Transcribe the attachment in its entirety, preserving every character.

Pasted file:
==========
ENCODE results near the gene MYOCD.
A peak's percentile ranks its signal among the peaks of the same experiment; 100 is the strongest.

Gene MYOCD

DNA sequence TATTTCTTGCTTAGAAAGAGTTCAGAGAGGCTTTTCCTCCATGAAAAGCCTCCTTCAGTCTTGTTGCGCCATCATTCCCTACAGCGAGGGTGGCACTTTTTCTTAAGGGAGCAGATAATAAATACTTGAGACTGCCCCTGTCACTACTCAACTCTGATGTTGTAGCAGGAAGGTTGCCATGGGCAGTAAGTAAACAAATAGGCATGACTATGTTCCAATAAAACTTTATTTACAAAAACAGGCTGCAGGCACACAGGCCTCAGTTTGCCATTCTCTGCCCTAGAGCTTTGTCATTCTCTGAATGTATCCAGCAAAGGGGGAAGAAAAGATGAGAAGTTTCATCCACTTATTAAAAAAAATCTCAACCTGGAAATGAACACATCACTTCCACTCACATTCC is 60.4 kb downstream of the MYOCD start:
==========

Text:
ENCODE results near the gene MYOCD.
A peak's percentile ranks its signal among the peaks of the same experiment; 100 is the strongest.

Gene MYOCD

DNA sequence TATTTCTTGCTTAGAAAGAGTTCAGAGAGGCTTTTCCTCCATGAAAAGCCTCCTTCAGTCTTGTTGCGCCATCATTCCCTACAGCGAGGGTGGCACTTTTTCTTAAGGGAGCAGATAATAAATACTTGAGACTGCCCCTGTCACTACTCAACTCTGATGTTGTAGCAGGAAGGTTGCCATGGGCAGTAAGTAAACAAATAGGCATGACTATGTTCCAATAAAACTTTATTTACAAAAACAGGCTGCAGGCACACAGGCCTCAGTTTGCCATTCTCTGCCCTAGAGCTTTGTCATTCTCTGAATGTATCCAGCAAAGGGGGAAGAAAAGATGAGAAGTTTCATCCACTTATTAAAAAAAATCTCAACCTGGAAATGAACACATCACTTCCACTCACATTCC is 60.4 kb downstream of the MYOCD start: